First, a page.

The following research questions guided discussions during the summit:

  1. What are the issues/experiences of stakeholders regarding the availability and effectiveness of mental health services for Canadian competitive and high-performance athletes?
  2. What specialized collaborative mental health service delivery model can be feasibly designed and implemented in a Canadian Centre for Mental Health and Sport (CCMHS) to promote mental health and treat mental illness in this population?
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Day 1: Focus Group Discussions

To address the research questions, 2 focus group sessions (morning and afternoon) were conducted. The morning session focused on the availability and effectiveness of mental health care services for Canadian athletes. The afternoon session focused on stakeholders' perceptions of the strengths, weaknesses, opportunities, and threats associated with creating a CCMHS and sport-focused mental health service delivery model. To allow every stakeholder to contribute to discussions and in keeping with recommended focus group sizes,59 the larger group (N = 20) was split into 3 focus groups (n ≈ 6-7) for both the morning and afternoon sessions. The composition of these groups differed between sessions to allow stakeholders to interact with different members. One member from each group was provided a semistructured interview guide60 to facilitate the discussion. All group discussions were audio-recorded and a graduate student took notes and highlighted major themes on flip chart paper that emerged within each group. After the small group discussions in both morning and afternoon sessions, the larger group reassembled to discuss, challenge, and identify the most salient themes in response to the research questions. The lead researchers then ensured that there were no redundancies between the themes and included a final list in one document, which they shared with each stakeholder that evening in preparation for day 2.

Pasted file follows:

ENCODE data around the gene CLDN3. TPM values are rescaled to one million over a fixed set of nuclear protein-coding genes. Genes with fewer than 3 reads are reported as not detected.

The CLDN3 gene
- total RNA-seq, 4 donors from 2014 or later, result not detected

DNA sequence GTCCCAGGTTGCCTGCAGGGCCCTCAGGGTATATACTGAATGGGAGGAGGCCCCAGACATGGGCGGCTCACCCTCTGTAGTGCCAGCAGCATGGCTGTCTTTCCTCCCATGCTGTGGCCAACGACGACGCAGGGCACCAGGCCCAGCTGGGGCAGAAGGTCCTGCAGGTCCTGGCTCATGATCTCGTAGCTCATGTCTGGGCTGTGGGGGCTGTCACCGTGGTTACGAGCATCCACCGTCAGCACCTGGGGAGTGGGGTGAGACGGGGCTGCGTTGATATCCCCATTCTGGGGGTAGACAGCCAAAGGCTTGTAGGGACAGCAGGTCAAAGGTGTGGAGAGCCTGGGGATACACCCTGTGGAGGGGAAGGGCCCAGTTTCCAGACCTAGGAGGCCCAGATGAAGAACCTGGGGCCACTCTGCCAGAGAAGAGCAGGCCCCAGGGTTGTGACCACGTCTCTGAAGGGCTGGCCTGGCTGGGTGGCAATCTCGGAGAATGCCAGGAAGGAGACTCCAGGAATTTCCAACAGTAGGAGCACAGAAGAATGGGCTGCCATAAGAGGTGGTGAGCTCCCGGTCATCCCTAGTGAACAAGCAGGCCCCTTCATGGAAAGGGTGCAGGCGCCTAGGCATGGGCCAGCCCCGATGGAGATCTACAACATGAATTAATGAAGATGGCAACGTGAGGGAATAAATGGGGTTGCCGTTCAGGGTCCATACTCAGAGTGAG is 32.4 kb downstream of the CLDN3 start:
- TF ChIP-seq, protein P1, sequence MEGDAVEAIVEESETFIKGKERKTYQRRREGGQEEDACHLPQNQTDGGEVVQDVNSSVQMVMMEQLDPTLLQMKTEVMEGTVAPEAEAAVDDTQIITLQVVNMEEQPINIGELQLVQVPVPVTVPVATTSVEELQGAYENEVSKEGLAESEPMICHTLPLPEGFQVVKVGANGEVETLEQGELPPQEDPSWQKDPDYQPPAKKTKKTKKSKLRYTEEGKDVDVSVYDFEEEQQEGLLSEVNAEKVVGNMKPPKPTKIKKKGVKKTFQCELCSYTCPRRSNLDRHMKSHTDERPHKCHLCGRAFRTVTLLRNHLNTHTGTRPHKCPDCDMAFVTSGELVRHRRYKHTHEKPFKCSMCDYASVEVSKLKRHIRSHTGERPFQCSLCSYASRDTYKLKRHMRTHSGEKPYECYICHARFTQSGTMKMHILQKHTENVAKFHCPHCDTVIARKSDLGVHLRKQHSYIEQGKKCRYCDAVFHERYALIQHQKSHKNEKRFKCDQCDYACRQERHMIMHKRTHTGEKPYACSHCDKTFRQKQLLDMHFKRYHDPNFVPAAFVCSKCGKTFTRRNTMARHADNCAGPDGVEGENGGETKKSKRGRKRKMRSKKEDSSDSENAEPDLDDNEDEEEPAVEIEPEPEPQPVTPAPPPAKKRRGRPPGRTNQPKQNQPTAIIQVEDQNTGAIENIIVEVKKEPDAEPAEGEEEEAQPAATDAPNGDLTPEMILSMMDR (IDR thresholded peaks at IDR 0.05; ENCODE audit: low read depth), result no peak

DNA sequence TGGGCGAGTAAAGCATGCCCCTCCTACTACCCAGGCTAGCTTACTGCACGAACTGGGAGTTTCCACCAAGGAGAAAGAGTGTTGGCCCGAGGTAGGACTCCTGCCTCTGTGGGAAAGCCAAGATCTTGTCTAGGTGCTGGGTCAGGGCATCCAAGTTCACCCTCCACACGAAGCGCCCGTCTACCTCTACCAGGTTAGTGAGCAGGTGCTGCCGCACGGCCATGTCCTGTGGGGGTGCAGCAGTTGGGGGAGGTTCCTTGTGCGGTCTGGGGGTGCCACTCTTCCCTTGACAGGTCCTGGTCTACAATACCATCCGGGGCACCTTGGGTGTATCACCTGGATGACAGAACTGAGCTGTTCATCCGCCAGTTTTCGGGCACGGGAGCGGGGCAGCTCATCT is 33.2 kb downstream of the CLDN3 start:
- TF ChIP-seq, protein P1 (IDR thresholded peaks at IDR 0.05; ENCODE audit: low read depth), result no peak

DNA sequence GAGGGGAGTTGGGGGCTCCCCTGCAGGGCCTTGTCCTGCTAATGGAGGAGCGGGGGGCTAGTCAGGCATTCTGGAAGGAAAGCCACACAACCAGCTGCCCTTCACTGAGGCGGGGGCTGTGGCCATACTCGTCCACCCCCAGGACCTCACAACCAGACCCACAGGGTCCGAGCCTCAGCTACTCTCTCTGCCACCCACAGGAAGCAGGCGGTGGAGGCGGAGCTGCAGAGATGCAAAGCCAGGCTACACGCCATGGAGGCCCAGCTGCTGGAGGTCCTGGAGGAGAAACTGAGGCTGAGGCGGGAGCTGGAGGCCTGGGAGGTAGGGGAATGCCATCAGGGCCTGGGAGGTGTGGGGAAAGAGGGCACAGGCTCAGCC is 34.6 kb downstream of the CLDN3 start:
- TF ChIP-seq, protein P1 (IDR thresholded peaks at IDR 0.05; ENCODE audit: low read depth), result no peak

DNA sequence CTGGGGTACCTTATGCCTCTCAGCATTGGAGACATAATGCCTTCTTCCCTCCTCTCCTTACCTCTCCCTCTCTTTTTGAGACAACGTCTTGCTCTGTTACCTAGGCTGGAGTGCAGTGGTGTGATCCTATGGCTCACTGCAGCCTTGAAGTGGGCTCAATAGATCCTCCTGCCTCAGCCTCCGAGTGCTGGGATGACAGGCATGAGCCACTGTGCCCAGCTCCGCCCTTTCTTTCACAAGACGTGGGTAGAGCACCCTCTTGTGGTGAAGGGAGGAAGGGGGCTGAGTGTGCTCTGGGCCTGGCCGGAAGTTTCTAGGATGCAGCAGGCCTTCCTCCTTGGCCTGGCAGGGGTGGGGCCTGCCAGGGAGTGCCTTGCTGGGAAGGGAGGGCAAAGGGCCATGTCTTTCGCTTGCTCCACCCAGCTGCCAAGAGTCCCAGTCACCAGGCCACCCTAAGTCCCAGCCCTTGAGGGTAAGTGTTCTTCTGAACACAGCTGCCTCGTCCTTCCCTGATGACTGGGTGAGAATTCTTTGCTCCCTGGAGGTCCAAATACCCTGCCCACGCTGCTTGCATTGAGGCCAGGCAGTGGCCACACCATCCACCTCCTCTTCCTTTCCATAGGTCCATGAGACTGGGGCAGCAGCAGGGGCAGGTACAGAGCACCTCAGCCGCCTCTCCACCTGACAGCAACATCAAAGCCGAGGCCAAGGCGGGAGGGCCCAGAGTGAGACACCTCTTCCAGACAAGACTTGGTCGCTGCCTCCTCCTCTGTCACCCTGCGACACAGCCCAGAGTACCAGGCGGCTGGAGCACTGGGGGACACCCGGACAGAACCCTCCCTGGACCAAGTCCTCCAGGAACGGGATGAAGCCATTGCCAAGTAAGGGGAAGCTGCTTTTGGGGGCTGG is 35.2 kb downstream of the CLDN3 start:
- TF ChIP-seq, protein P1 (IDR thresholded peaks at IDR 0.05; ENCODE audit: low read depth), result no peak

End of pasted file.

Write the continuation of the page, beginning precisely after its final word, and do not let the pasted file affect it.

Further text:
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Day 2: Group Concept Mapping Exercise